How to build a cross-disciplinary institute: the curious case of the South American Institute for Resilience and Sustainability Studies
Marten Scheffer, Wageningen University, The Netherlands; South American Institute for Resilience and Sustainability Studies (SARAS), Uruguay
Nestor Mazzeo, South American Institute for Resilience and Sustainability Studies (SARAS), Uruguay; CURE, Universidad de la República, Maldonado, Uruguay
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There is no recipe for setting up a new institute, especially if it is meant to be different from anything that currently exists. Here, we give a look behind the scenes at how we dreamt up the transdisciplinary South American Institute for Resilience and Sustainability Science (SARAS), located in Uruguay, and how, with help from a network of renowned freethinkers and dedicated doers, we made it happen. Trying to shape the institute over the first decade, we learned 10 important lessons that may be helpful for others in similar situations. (1) Securing a stable budget is essential, but a permanent challenge. (2) Structural international funding for a place-based institute is unlikely. (3) Having the institute outside the formal structure of a university gives liberty, but it is important to nurture good relationships. (4) An informal setting with ample scheduled time for walks, camp fires, and other leisure interactions helps participants build the trust and take the time needed to connect across disciplines and worldviews but can be seen as decadent by outsiders. (5) It is important to build resilience to the occasional reshuffling of cards inherent with government change. (6) It remains difficult for remote international board members to fathom the local dynamics and challenges inherent to running the institute on the ground. (7) Keeping the big idea alive while solving the continuous stream of everyday issues requires a combination of personalities with complementary skills in the dreamer-doer continuum. (8) There is a trade-off in selecting board members because the famous persons needed for credibility and for their extensive networks often have little time to contribute actively. (9) Truly linking science and arts requires long-term interaction between artists and scientists that are personally interested in this enterprise to allow for the necessary building of trust and mutual understanding. (10) A local sense of ownership is essential for long-term resilience.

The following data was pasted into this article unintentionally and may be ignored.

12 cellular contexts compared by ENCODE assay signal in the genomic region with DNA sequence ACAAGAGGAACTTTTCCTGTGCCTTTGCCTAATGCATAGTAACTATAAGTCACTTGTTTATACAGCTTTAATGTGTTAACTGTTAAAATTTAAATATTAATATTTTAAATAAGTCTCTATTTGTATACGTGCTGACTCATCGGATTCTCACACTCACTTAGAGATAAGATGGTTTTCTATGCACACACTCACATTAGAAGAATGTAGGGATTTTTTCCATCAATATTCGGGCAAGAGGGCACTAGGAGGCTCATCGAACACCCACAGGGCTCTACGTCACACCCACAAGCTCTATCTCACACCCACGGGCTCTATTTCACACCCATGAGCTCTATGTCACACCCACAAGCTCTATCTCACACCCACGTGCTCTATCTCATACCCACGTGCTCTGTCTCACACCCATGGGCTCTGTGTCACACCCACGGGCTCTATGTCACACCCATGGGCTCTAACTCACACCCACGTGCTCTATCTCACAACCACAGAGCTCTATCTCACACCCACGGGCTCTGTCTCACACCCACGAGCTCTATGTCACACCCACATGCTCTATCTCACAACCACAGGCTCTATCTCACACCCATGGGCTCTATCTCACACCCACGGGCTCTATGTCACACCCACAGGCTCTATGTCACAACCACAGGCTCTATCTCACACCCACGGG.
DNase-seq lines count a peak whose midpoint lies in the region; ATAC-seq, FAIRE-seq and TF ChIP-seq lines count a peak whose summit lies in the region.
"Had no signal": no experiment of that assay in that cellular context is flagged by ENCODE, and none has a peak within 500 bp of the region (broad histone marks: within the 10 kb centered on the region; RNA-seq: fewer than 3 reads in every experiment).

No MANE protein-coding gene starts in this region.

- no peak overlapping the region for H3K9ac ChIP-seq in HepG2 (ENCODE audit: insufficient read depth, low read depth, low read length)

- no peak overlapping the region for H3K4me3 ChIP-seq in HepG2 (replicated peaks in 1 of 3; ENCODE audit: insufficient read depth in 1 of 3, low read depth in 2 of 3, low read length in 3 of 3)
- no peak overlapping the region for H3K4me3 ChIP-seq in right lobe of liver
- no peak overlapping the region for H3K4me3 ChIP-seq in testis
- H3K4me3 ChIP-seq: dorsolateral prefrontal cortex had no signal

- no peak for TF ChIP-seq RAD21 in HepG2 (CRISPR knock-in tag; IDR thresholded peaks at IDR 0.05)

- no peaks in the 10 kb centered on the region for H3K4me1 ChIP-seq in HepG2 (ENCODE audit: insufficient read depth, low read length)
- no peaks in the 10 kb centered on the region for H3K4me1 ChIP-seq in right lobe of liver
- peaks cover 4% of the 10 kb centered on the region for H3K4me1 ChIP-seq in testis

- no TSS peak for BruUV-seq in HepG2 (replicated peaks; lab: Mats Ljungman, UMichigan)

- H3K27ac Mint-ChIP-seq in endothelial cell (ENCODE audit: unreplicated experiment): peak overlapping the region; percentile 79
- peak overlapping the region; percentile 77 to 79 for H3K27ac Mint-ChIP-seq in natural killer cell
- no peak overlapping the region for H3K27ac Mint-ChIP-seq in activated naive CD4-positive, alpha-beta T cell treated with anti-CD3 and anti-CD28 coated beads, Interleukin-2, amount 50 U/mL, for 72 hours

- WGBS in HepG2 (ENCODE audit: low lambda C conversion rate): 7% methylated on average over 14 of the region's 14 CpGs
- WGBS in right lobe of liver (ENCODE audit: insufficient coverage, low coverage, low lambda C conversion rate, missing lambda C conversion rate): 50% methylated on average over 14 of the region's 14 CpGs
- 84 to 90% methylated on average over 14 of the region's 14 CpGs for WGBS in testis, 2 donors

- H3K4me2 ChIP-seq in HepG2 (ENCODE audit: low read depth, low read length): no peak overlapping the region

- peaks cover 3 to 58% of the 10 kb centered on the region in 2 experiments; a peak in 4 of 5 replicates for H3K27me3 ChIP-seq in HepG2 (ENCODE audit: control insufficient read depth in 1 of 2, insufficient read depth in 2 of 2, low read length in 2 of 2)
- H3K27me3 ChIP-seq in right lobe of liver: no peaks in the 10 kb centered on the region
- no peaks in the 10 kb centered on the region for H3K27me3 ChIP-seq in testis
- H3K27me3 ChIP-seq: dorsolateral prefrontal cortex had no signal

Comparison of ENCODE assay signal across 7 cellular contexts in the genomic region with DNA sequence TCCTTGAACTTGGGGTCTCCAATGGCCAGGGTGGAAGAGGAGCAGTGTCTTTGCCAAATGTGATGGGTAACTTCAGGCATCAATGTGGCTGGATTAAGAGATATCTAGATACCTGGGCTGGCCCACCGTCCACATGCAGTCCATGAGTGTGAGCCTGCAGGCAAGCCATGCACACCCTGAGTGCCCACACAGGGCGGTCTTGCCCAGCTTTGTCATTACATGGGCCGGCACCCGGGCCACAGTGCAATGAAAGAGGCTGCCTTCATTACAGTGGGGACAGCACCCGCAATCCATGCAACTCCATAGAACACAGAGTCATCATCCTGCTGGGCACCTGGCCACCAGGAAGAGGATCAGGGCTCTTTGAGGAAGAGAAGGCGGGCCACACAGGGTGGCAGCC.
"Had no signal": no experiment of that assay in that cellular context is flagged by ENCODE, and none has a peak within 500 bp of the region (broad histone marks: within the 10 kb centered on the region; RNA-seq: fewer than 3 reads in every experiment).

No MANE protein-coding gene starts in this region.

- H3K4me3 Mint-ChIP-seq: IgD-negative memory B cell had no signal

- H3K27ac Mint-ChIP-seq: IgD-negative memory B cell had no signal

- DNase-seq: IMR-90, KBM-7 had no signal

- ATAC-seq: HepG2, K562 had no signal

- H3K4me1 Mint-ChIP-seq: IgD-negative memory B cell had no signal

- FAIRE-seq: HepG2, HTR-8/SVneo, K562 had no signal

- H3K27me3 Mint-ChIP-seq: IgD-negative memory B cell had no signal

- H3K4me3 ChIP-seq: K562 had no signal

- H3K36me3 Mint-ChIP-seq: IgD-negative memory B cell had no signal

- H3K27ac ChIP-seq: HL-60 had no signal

art and science; art-science collaboration; institute; resilience; SARAS; South America; sustainability
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